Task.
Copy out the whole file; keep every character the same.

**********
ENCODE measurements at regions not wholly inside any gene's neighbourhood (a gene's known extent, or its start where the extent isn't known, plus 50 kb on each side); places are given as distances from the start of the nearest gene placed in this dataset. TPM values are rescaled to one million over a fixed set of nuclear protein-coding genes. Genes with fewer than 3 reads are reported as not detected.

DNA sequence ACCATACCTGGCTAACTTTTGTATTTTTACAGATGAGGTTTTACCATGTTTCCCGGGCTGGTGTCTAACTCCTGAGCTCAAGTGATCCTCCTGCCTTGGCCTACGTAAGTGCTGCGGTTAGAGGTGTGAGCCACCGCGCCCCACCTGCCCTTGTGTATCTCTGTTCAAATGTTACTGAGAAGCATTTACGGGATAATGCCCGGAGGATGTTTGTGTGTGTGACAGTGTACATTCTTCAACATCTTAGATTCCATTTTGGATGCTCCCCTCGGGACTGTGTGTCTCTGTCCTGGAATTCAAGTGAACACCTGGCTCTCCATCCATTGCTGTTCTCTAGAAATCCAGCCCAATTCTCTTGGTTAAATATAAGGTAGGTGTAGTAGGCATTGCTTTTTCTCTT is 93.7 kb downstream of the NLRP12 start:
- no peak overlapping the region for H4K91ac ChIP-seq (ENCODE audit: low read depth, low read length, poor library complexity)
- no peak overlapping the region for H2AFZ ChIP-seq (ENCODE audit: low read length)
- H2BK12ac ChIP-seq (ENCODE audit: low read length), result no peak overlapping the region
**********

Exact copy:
ENCODE measurements at regions not wholly inside any gene's neighbourhood (a gene's known extent, or its start where the extent isn't known, plus 50 kb on each side); places are given as distances from the start of the nearest gene placed in this dataset. TPM values are rescaled to one million over a fixed set of nuclear protein-coding genes. Genes with fewer than 3 reads are reported as not detected.

DNA sequence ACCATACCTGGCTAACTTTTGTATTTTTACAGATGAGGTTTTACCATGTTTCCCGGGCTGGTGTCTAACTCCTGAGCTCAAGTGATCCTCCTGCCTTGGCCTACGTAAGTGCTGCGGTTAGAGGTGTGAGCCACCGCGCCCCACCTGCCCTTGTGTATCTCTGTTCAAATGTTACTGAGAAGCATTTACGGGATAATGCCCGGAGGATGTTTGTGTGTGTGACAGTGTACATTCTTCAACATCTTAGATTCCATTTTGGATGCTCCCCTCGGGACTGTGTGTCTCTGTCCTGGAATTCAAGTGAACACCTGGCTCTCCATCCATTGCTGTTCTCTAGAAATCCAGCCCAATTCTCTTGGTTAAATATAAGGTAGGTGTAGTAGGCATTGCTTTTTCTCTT is 93.7 kb downstream of the NLRP12 start:
- no peak overlapping the region for H4K91ac ChIP-seq (ENCODE audit: low read depth, low read length, poor library complexity)
- no peak overlapping the region for H2AFZ ChIP-seq (ENCODE audit: low read length)
- H2BK12ac ChIP-seq (ENCODE audit: low read length), result no peak overlapping the region